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(image: Wildlife Guardians)

On one level, the folks who support this slaughter do so in defense of the domestic animals in their charge. On another level, they are defending the status quo despite the fact that many ranching operations grazing on our public lands are marginally profitable at best and require significant federal subsidies to remain afloat. Because previous generations did their best to wipe out carnivores, many ranchers think they should call on Wildlife Services to continue the tradition. Except that's crazy because, as the saying goes, the definition of insanity is doing the same thing over and over again and expecting different results.

Slaughtering coyotes isn't going to save struggling public lands ranchers. Fortunately, effective, nonlethal alternatives to the status quo slaughter are readily available to keep wildlife and livestock alive and improve long-term viability of rural, western livelihoods and landscapes. The Wood River Wolf Project is one example of a program helping and funding ranchers to implement effective non-lethal deterrents. Tools range from age-old, time-tested and low tech−such as human presence of range riders (i.e., modern shepherds) and livestock guardian dogs−to modern and cutting-edge solar-powered fencing and automated noisemakers and spotlights. For those looking to transition out of the grazing business, voluntary grazing permit retirement is a good option. Creative, collaborative thinking results in more ideas.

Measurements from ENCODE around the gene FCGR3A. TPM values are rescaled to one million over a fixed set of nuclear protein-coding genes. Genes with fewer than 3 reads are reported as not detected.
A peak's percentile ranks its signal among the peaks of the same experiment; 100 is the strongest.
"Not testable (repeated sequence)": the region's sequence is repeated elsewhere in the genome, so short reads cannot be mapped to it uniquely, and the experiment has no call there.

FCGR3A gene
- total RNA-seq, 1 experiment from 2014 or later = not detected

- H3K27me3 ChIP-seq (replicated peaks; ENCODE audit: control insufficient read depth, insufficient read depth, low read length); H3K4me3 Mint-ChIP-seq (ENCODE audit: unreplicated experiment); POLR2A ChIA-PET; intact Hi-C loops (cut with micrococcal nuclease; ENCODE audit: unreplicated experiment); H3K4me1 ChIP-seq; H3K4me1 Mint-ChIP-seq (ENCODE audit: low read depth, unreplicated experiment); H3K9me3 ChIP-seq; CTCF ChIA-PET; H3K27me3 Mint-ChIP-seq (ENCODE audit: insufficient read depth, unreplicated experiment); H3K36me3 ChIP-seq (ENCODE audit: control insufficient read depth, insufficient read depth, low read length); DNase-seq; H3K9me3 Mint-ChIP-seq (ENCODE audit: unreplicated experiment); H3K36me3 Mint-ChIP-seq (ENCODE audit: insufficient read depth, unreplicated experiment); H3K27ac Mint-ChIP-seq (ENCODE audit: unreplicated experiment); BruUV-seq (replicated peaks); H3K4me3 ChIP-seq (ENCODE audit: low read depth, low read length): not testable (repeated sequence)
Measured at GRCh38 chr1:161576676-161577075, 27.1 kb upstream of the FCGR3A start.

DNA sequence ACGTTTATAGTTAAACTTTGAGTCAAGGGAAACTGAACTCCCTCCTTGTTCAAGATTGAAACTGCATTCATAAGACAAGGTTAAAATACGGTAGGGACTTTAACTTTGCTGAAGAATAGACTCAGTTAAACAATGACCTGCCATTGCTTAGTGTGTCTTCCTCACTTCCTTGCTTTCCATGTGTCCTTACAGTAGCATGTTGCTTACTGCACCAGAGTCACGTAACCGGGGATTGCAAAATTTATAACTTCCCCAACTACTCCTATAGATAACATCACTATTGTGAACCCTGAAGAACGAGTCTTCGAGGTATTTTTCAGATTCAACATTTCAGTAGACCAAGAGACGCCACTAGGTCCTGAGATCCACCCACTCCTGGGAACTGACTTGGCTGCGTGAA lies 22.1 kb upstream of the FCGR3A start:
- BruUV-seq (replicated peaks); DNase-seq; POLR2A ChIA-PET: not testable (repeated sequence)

The alternatives do not cost more and luckily the money is already available. Wildlife Services' budget was over $127 million in 2014 alone. A single hour of aerial gunning can cost $865. Instead of using that money to create chaos and suffering, we should be asking how many range riders could be paid for their much more effective services?

It's pretty difficult to keep track of what the federal government is doing nowadays. Every day holds news of some new travesty. But unlike some of the other challenges, Wildlife Services' bad deeds are something we can change now:

  • First, you can watch my recent speech and read our report on Wildlife Services' past and present problems as well as our vision for a future, reformed program that truly serves ranchers, the public and wildlife.

  • Then sign our petition to make our public lands free of cruel trapping, poisoning and aerial gunning.

  • Share these resources with your friends to spread the word that we must ensure our public lands are safe for our families, companion animals or wildlife.

  • Finally, call your representatives and ask them to support the recently introduced H.R. 1817 the Chemical Poisons Reduction Act of 2017 to ban these dangerous poisons

Humans value tradition. But traditions that no longer work for us, such as blindly killing carnivores across vast landscapes or lobotomies, are inevitably abandoned. Humans have moral minds to ask: How ought we treat others, including those unlike us? Who deserves protection? The sanctity of all life, self-sustaining livelihoods, stewardship of our shared ecosystems—these are American values that deserve protection. Wildlife Services does not serve American values and must be reformed to align with those values and the best available science. Otherwise, it must be eliminated and sent into the annals of history as an embarrassment of massively immoral proportions.